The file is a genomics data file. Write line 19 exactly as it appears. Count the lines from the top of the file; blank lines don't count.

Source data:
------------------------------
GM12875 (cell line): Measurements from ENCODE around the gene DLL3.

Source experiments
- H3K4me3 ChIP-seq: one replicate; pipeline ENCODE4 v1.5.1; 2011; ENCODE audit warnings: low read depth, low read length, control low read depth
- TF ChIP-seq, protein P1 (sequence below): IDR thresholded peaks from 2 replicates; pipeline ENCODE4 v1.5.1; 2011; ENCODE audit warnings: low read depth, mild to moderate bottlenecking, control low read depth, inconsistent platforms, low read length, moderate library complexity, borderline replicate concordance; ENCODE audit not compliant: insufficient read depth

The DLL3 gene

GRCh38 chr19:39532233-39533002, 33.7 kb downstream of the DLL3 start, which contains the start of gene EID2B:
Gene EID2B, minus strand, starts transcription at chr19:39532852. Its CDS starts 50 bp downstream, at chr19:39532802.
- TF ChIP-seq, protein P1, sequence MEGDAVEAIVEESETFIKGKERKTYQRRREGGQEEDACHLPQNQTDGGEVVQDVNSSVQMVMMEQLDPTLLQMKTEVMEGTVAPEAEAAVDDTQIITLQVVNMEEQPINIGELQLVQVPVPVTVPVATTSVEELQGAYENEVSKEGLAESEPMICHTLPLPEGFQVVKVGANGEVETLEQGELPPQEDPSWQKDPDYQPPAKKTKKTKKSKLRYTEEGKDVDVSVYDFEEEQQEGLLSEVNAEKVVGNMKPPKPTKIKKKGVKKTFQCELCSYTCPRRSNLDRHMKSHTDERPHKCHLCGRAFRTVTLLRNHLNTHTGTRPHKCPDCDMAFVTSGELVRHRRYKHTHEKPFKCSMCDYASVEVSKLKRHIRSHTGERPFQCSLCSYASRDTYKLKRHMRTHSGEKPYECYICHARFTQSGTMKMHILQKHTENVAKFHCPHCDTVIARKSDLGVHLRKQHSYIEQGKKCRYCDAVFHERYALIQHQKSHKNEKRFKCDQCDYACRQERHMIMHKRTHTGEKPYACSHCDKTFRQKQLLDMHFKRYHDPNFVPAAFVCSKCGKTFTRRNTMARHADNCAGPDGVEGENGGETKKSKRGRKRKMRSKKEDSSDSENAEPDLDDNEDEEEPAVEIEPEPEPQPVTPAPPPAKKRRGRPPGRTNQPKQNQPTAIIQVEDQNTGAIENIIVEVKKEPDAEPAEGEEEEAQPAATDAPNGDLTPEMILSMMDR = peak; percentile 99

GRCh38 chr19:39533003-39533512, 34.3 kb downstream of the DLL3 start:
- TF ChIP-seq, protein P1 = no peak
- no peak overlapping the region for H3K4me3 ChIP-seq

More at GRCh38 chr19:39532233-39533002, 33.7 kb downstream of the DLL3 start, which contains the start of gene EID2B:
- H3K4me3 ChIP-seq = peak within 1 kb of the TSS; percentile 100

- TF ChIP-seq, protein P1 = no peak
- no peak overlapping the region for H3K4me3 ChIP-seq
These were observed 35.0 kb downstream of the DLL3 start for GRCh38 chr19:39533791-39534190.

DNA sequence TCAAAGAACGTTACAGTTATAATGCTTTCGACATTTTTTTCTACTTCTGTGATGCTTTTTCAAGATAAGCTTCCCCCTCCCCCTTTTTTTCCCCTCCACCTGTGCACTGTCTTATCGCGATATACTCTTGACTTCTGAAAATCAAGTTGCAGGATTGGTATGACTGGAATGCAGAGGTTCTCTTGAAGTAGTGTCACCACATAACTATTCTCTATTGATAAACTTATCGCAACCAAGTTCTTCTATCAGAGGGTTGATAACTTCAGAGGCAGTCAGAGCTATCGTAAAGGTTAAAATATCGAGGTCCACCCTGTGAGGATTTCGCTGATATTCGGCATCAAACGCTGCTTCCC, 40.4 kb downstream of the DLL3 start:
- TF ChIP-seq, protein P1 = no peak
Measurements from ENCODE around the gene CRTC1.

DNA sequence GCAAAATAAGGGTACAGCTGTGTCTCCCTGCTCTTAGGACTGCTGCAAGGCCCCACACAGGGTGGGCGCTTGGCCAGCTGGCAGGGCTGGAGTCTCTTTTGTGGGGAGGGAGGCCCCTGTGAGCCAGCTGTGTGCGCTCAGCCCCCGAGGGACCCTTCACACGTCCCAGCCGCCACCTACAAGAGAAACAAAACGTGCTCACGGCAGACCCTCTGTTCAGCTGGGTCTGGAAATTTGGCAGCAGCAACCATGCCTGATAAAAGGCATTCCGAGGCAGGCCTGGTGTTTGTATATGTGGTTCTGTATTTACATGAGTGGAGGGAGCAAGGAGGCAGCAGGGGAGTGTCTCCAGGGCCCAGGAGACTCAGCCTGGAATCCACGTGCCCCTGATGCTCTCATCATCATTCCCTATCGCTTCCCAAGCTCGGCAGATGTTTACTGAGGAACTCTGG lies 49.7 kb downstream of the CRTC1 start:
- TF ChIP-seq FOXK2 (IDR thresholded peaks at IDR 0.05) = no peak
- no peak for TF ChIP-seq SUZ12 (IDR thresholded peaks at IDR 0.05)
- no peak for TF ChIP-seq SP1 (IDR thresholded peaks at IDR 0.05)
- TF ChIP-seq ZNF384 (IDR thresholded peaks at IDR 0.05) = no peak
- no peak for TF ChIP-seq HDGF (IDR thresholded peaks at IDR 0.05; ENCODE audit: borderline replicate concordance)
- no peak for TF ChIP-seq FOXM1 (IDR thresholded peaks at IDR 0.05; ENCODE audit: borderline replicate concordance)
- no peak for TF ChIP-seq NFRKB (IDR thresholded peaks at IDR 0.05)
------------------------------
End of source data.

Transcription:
Measurements from ENCODE around the gene CRTC1.